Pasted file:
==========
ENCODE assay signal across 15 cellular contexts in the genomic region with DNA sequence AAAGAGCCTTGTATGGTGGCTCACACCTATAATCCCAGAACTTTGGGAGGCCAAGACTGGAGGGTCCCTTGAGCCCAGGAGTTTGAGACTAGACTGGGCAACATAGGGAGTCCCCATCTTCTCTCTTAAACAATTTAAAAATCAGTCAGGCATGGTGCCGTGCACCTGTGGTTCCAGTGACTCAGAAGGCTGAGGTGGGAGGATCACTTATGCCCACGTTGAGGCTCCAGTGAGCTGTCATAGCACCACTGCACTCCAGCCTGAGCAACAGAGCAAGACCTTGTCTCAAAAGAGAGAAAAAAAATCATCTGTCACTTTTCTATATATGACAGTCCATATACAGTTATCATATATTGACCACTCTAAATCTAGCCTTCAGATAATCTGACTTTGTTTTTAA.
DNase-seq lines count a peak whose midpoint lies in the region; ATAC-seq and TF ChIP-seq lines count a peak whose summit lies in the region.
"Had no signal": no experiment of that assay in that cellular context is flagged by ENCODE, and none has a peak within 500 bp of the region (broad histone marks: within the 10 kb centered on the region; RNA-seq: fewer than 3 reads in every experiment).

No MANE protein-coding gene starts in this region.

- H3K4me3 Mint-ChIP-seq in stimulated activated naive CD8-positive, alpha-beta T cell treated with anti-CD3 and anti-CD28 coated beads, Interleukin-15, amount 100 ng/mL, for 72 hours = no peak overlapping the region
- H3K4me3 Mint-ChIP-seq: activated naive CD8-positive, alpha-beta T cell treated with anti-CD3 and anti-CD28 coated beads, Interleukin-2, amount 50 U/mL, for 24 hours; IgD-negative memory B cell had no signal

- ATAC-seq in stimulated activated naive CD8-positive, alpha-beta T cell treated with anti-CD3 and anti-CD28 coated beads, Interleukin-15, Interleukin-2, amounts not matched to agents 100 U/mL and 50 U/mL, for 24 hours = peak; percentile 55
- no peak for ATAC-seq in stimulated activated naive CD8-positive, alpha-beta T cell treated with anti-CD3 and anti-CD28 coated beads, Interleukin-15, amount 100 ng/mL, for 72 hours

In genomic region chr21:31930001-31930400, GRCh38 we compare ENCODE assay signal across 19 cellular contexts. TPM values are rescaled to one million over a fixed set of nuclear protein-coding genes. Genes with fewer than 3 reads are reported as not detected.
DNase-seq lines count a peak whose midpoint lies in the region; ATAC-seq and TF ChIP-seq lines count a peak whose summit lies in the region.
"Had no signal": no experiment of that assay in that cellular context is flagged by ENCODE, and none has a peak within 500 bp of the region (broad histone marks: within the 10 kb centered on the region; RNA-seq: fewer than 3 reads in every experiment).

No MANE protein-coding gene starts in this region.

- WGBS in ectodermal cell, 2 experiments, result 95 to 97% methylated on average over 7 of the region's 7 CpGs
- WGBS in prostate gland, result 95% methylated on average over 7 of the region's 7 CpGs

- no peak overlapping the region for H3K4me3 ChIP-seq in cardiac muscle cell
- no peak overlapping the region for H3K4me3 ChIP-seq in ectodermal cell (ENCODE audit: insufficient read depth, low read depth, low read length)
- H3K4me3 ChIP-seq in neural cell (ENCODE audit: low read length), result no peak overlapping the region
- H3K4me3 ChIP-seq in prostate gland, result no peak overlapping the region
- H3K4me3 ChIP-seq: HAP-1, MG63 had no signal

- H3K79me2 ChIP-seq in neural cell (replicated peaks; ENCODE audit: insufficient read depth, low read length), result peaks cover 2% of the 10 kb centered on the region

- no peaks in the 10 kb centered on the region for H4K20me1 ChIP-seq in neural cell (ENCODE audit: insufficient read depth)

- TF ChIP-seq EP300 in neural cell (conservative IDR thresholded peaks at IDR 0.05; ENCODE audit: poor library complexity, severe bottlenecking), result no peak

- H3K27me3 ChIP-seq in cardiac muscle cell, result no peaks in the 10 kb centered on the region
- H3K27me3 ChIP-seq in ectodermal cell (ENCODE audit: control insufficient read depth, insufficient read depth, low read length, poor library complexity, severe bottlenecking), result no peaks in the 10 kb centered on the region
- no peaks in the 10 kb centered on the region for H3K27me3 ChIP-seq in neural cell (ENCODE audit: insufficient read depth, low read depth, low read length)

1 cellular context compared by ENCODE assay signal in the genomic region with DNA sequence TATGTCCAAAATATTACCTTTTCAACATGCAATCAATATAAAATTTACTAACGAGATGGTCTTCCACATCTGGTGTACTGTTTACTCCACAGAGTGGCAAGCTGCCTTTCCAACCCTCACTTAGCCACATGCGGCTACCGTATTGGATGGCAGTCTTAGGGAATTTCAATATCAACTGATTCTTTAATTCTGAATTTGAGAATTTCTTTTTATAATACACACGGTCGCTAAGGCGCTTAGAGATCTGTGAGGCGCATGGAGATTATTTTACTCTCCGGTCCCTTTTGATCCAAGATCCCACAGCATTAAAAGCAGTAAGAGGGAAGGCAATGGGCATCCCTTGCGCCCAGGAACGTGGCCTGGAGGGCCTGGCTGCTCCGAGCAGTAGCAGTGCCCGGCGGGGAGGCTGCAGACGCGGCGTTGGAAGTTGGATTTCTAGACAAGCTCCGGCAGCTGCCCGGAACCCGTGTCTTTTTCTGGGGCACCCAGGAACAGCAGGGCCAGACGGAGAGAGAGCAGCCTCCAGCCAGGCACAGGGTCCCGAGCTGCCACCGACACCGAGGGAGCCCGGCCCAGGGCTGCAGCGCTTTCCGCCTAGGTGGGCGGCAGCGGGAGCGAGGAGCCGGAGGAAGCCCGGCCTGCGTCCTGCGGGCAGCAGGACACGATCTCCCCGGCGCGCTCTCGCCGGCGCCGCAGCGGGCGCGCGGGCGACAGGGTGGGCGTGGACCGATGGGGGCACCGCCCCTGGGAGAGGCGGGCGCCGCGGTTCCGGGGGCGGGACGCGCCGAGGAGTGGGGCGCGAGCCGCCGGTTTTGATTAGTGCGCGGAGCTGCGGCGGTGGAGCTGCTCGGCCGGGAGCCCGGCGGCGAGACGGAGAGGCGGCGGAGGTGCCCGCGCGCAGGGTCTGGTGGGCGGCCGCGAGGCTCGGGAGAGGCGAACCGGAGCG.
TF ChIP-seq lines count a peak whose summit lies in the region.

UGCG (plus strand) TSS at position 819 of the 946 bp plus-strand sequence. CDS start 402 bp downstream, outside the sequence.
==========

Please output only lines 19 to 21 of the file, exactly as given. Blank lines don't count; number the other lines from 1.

- H3K4me3 ChIP-seq: HAP-1, MG63 had no signal

- H3K79me2 ChIP-seq in neural cell (replicated peaks; ENCODE audit: insufficient read depth, low read length), result peaks cover 2% of the 10 kb centered on the region

- no peaks in the 10 kb centered on the region for H4K20me1 ChIP-seq in neural cell (ENCODE audit: insufficient read depth)